Too hot to handle: rising temperatures proving too much for endangered numbats

By Elisabeth Marie 12 January 2024
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New research using thermal imaging has found numbats can’t handle the heat, even during short bouts of activity in the sun, which researchers say may influence conservation efforts of the endangered species.

Numbats are becoming prone to overheating – reaching a body temperature greater than 40°C within as little as ten minutes of activity in the sun, despite using techniques such as raising or flattening their fur to regulate body temperature.

This new information came to light following research at Dryandra Woodland National Park in Western Australia that saw environmental physiologist Dr Christine Cooper and her team use thermal imaging and heat balance modelling to examine the thermal ecology of numbats.

The numbat (Myrmecobius fasciatus) is one of very few strictly diurnal – day active – native Australian mammals. Most are either nocturnal – night active – or crepuscular – venturing out at dawn or dusk.

“Active only during the day and with an exclusive diet of termites, numbats are often exposed to high temperatures and gain heat from direct sunlight,” explained Christine, who currently works with Curtin University’s School of Molecular and Life Sciences. “Even in the shade, they gain heat from radiation from the ground, rocks and trees.”

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Numbats have a unique coat structure that uses the sun to heat up more productively than other mammals, helping to cope with a low-nutrient diet and small size, which would typically make it difficult to maintain body heat without metabolic heat production.

“Numbats have a very sparse outer coat and a really dense inner coat, an arrangement that lets the heat in and then retains it close to the skin,” Christine said.

“That’s good if you want to save energy because it means that rather than producing your own metabolic heat, you can very efficiently exploit solar heat as an avenue for keeping warm.”

However, with temperatures increasing due to climate change, this special method of keeping warm may become detrimental.

“Our heat balance model indicates that high environmental heat loads limit foraging in open areas to as little as 10 minutes and that climate change may extend periods of inactivity, with implications for future conservation and management,” Christine said.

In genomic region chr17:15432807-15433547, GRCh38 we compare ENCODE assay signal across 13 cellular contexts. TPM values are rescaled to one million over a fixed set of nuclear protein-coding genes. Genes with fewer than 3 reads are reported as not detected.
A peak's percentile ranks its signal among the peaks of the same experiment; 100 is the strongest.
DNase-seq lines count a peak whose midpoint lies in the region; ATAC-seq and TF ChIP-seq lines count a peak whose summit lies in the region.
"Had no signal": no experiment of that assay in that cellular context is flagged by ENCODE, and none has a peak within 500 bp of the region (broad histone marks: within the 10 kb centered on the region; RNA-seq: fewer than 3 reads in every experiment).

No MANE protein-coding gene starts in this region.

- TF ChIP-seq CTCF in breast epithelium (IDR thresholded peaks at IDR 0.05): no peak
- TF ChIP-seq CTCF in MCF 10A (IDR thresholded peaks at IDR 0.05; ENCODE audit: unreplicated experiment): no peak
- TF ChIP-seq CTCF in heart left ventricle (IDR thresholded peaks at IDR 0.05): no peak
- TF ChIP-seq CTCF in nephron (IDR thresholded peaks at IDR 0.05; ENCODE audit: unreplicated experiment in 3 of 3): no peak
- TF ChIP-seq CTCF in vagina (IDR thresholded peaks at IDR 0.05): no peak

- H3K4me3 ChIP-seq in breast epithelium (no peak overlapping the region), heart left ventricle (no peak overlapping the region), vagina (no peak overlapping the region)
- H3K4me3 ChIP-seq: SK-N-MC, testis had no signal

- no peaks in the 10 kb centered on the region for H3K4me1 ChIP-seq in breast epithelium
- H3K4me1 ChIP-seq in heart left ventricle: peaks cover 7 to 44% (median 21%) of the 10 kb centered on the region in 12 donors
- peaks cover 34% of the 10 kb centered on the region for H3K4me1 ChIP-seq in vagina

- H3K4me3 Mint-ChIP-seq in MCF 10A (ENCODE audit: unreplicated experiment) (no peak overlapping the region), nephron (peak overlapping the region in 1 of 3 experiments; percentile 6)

Now restricted to two remaining natural populations in Western Australia’s south – Dryandra Woodland, near Narrogin, and Perup Nature Reserve, near Manjimup – and in some additional re-introduced populations in South Australia, the species used to be found across arid and semi-arid woodland habitat in southern Australia and in natural populations in South Australia, New South Wales, Victoria and the Northern Territory.

“With an estimated population of only about 2000, numbats are already under threat from habitat loss and introduced predators like foxes and feral cats,” Christine said.

“Regarding habitat requirements, our findings show the importance of considering temperature and shade availability when planning translocations to conserve this endangered species, particularly given our warming climate.”

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Even when shade is available, higher overall temperatures are reducing how long numbats can spend outside during the day, impacting how much time they can forage for their required 20,000 daily termites.

“The challenge of high environmental heat gain, especially for numbats in the more arid parts of their range, will be exacerbated by global warming, which not only impacts mean ambient temperature and average annual rainfall but also results in increased frequency, intensity and duration of extreme weather events such as heatwaves,” Christine said.

According to Christine, it is essential to develop a further understanding of the ecological consequences of climate change so scientists and conservationists know how best to protect this incredible species in the future.

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